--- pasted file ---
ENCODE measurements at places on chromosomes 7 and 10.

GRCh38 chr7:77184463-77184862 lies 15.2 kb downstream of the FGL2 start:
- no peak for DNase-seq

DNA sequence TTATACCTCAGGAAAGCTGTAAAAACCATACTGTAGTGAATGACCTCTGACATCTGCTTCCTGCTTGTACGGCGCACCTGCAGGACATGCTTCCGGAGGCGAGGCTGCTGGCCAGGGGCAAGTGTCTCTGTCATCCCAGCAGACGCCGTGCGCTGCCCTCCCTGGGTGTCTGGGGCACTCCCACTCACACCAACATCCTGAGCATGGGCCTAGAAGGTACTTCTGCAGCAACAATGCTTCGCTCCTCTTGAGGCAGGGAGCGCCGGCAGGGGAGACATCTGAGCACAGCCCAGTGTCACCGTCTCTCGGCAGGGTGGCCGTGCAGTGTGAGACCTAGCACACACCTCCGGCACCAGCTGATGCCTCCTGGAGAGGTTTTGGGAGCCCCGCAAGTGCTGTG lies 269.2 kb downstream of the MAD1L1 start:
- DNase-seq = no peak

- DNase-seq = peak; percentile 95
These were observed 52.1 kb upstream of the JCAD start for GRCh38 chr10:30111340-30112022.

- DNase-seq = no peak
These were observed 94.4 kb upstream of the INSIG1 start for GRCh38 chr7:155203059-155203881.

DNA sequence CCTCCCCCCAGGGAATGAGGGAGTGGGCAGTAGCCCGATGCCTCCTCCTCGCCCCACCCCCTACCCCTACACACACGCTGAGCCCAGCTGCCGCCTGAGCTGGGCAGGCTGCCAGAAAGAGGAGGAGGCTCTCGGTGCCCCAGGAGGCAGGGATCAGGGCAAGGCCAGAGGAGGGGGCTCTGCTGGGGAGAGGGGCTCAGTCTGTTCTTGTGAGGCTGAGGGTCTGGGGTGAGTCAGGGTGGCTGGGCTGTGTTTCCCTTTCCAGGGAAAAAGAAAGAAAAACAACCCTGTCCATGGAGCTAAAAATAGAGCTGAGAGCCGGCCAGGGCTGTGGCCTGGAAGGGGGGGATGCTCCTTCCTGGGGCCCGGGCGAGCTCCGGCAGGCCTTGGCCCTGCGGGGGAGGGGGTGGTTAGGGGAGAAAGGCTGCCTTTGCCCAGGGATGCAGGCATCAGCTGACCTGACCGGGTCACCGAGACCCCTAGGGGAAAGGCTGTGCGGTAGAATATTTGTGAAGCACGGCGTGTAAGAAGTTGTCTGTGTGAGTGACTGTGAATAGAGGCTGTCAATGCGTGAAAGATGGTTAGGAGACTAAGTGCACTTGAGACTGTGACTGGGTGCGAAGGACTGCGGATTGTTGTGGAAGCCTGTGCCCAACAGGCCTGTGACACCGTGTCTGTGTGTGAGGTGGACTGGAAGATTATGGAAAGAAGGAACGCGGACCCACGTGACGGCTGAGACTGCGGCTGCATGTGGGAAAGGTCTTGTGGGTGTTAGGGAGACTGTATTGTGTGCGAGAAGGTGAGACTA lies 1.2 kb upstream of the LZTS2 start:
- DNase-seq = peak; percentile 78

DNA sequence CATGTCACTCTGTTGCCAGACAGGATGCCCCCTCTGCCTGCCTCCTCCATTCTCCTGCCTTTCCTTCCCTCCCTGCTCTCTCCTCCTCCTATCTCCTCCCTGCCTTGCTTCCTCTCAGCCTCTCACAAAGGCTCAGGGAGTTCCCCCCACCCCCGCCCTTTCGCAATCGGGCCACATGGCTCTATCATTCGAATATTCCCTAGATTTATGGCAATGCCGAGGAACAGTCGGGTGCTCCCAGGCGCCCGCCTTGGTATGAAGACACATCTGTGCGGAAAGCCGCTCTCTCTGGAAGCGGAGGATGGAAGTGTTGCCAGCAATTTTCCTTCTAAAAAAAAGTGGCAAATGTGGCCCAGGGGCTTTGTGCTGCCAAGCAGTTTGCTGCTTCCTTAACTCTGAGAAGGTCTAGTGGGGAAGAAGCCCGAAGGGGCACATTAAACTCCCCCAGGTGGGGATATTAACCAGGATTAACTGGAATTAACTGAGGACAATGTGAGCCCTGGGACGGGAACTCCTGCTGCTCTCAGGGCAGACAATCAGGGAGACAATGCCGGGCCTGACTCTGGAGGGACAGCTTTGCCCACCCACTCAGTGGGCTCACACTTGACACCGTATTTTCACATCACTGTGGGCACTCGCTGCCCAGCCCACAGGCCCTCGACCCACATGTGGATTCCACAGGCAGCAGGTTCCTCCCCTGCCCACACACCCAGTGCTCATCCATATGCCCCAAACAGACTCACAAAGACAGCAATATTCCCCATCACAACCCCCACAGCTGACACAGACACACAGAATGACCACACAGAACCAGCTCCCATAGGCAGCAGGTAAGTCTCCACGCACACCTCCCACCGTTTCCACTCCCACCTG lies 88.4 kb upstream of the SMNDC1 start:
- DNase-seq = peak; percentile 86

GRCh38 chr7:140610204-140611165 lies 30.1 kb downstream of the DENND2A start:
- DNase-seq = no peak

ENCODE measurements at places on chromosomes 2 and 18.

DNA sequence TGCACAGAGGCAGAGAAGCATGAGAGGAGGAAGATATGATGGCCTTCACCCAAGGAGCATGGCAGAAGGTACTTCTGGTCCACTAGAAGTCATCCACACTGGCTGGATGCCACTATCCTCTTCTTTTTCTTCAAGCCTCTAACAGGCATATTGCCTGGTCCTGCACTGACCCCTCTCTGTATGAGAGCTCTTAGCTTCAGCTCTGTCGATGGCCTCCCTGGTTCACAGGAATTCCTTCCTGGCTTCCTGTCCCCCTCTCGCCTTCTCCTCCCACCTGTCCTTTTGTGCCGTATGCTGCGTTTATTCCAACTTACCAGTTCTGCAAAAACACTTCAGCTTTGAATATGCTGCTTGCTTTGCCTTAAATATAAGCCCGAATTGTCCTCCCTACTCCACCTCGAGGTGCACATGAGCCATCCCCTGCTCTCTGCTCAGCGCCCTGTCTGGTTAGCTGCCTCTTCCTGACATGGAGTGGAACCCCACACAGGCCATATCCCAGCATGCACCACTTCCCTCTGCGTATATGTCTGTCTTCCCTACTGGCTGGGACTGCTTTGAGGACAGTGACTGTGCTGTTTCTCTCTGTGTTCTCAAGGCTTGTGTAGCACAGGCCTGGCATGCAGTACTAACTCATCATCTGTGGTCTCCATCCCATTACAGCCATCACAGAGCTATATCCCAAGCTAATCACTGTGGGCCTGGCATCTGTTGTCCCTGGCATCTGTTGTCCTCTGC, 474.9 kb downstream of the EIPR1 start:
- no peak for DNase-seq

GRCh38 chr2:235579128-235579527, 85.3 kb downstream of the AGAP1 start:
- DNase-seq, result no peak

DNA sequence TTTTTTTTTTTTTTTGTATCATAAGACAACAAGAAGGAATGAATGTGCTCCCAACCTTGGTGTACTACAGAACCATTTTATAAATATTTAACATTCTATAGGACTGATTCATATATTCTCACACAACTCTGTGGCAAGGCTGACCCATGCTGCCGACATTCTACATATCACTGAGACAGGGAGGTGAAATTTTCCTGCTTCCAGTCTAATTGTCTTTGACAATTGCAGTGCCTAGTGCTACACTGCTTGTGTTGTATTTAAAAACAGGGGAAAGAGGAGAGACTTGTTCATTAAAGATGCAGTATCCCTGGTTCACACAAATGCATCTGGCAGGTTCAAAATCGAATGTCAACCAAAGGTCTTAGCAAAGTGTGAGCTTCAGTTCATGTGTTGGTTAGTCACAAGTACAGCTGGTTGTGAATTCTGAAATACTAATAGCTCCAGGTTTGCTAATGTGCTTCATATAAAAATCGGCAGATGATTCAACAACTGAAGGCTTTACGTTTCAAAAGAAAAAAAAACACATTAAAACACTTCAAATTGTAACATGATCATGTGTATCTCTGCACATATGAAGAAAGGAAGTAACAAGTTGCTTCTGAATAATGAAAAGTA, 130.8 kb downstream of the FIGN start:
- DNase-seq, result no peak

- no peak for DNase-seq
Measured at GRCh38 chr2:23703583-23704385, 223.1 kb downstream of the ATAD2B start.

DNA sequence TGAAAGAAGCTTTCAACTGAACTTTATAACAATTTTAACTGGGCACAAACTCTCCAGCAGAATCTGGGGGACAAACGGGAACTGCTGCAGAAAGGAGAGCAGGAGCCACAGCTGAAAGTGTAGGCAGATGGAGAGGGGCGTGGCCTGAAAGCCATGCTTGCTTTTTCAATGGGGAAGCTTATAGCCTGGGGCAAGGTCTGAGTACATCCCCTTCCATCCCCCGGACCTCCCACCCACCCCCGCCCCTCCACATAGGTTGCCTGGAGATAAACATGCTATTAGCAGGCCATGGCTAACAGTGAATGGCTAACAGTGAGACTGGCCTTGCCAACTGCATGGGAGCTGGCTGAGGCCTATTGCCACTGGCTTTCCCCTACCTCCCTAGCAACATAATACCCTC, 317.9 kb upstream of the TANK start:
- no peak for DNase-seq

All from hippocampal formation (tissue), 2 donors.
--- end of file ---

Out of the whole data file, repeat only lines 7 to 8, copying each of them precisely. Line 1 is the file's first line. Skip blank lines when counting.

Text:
These were observed 52.1 kb upstream of the JCAD start for GRCh38 chr10:30111340-30112022.

- DNase-seq = no peak